Luzerne County Election Board members voted Wednesday to reverse its recent decision to change the way voters can address mail ballot defects on Election Day. From left: Alyssa Fusaro, Danny Schramm, Board Chairwoman Denise Williams, Audrey Serniak, and Jim Mangan. Bill O’Boyle | Times Leader
WILKES-BARRE — The Luzerne County Election Board Wednesday reversed its recent decision to change the way voters can address mail ballot defects on Election Day.
At a special meeting Wednesday morning, the board voted 4-1 to reverse the decision and allow voters to cast a provisional ballot at the polls if their mail-in ballot was disqualified.
Voting for the motion were board members Danny Schramm, Board Chairwoman Denise Williams, Audrey Serniak and Jim Mangan. Board member Alyssa Fusaro voted against the motion.
Schramm requested the special meeting to withdraw his support for the recent change, saying he could no longer provide the vote needed to make the change. Schramm said he changed his mind after reading a new communication from the American Civil Liberties Union of Pennsylvania urging the board to reconsider its decision.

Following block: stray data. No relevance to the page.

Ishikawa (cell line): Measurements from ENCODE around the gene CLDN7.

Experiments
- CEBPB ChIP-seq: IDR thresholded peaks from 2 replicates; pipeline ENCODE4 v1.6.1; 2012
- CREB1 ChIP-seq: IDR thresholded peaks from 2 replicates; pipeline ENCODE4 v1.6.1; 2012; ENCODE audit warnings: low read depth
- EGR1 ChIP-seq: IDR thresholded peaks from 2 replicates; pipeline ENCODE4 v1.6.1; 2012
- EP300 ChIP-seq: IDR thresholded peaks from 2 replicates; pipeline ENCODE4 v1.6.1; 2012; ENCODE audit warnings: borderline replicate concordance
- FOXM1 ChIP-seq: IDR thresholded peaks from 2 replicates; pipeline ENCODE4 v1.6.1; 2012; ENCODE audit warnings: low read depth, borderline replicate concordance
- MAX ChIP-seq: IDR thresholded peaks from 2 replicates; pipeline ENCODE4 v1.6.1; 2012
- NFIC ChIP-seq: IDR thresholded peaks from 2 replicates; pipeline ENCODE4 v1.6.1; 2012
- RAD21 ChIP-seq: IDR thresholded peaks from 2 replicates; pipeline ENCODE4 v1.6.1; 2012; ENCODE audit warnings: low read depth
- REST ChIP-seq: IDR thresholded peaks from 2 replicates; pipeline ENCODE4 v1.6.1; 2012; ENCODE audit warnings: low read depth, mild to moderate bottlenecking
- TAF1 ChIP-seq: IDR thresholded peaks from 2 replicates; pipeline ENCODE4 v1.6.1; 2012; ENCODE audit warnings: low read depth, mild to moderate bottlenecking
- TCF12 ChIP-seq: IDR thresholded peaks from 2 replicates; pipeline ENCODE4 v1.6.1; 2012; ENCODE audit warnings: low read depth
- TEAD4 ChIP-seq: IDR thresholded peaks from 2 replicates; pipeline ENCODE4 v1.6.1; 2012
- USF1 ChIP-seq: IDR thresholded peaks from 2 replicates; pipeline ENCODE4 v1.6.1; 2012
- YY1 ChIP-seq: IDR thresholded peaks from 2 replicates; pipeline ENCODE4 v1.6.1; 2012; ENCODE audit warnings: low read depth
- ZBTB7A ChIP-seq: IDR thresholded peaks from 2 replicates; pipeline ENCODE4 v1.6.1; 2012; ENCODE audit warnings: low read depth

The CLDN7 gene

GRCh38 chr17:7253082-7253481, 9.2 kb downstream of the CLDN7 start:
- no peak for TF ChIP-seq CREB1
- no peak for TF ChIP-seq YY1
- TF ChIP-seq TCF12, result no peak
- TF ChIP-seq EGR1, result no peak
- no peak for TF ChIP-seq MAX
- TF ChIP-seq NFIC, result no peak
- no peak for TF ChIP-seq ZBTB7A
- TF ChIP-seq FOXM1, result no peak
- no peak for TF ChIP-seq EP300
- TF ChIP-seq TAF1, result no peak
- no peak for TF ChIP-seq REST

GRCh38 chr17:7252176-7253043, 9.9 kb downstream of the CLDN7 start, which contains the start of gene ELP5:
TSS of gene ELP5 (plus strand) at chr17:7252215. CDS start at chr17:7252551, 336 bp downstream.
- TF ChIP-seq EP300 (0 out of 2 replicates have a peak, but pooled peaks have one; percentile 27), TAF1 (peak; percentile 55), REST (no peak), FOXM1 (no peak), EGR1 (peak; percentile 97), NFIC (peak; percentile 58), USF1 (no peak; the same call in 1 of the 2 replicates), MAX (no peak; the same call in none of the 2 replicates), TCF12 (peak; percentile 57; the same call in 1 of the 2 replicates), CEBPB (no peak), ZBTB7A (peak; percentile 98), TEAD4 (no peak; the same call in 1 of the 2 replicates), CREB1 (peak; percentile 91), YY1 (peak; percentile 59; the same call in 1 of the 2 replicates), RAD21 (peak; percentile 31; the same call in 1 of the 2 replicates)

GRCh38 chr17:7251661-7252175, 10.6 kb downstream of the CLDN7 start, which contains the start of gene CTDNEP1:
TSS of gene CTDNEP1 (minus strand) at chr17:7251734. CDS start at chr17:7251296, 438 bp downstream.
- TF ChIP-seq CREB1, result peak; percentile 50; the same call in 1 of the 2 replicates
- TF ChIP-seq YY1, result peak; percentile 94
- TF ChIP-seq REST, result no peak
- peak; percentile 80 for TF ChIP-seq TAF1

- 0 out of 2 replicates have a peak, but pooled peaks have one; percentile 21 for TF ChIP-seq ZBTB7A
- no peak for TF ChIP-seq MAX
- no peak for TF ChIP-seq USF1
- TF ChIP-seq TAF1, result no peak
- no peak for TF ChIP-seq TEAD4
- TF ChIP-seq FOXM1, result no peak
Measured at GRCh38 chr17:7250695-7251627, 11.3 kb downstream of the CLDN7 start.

In scheduling the special meeting, Board Chairwoman Denise Williams said she wanted to avoid waiting for a decision, if possible, because the election bureau already has started identifying Jan. 31 special election ballots with outer envelope deficiencies and needs a directive from the board to explain options to voters.
The Jan. 31 special election to replace former state Sen. John Gordner impacts voters in 18 county municipalities.
Fusaro had proposed the change requiring voters to appear at the election bureau at the county’s Penn Place Building in downtown Wilkes-Barre to address a mail ballot deficiency on Election Day instead of the past option to cast a provisional ballot at their polling place.
Her motion passed at the board’s Jan. 18 meeting with support from board Mangan and Schramm, while Williams and Serniak voted no.
On Wednesday, Williams said, “I have no doubt that the earlier decision would have resulted in us being sued. It was a violation of state and federal law and the state Constitution.”
Fusaro said she voted against Wednesday’s motion because of the way the wording was structured, not because she disagreed with the decision.
Comments / 0